I wish to ask the noble Marquess the Secretary of State for War, Whether he can, without inconvenience to the Public Service, give to the House further details with regard to the letter which has been received from General Gordon?
THE MARQUESS OF HARTINGTON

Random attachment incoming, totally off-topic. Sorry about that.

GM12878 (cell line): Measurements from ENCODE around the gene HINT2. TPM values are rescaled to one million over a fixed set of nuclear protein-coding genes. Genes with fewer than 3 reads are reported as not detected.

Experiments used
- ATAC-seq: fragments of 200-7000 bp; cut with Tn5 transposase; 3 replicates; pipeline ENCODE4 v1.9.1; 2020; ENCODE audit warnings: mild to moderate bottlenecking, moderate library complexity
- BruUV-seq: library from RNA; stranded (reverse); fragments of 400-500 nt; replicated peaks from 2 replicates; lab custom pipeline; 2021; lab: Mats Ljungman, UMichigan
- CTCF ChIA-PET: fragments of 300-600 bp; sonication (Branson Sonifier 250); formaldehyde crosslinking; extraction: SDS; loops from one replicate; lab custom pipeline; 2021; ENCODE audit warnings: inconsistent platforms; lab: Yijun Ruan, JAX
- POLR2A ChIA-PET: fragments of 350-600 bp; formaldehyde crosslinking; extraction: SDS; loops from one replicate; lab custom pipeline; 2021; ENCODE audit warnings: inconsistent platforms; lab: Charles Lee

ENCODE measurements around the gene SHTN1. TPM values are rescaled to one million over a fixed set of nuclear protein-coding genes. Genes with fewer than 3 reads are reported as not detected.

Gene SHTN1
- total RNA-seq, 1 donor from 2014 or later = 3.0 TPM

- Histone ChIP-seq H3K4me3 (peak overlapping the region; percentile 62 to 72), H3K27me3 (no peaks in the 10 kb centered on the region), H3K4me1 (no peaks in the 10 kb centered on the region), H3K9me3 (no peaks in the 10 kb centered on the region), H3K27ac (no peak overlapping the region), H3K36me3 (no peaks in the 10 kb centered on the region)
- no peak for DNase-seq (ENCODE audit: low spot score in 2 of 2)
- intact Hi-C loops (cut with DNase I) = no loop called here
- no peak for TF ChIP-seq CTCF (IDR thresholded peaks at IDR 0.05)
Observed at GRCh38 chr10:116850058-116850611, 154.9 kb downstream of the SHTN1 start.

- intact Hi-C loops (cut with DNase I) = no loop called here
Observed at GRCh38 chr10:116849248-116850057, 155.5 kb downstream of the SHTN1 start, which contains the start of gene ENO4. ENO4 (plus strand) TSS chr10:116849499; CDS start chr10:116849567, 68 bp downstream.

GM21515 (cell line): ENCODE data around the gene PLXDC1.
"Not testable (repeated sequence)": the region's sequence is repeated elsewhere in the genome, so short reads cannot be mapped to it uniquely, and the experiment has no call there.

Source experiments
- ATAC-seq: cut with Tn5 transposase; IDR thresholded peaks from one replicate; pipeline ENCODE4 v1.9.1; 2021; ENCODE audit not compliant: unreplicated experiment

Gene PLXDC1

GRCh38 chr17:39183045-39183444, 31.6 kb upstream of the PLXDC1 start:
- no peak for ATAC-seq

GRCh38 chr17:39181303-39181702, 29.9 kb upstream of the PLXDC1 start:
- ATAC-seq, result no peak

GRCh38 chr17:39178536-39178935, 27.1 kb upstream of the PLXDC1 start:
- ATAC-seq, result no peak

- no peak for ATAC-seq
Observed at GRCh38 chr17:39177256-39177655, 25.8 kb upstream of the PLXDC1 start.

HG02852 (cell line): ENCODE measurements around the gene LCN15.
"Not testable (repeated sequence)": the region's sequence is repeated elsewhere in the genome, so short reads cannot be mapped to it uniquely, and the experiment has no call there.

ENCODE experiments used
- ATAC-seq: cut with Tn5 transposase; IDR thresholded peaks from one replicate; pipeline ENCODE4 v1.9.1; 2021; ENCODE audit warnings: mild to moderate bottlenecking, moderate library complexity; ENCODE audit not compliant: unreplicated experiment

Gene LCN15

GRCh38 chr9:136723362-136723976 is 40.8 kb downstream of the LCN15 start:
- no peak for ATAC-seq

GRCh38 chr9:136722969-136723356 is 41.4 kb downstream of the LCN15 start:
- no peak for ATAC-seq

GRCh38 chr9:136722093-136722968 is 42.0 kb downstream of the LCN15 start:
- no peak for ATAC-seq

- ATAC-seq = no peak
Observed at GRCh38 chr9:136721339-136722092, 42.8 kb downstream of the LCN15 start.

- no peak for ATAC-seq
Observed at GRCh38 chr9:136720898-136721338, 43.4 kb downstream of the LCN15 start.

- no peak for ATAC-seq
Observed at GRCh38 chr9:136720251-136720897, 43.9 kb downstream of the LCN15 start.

We have received an abstract of the letter of General Gordon which was received by Major Kitchener, dated, I think, the 4th of November. The contents of that letter have been stated with tolerable accuracy in the newspapers, so far at least as it is expedient to make their contents public at present. It appears that General Gordon himself mentions that the Mahdi knows everything, so that care must be taken as to what is published. In these circumstances, the House will, I am sure, support Her Majesty's Government in declining to communicate any information which might be of use to General Gordon's enemies; and I trust that I may also be allowed to take this opportunity of expressing the hope that the Press—who, no doubt, will receive from their numerous Correspondents information sent to them without any bad intention, but which it would be undesirable to publish—will exercise some discretion in the face of that statement by General Gordon, that the Mahdi knows all about the military operations. I am not certain whether two items in the abstract have yet been published in the newspapers. One is that the Greek and Austrian Consuls are all right, and the other is that General Gordon wishes the newspapers to say that he has received letters through Major Kitchener from Sir Samuel Baker, his sister, and Mr. Stanley from the Congo; but he does not want to have more private letters sent, as it is too great a risk. That, I think, is all the information in addition to what has been stated in the newspapers. I should add that news has been received from another source that the friendly tribes have captured a convoy of 3,000 camels which were on their way from the River Gash to join the enemy.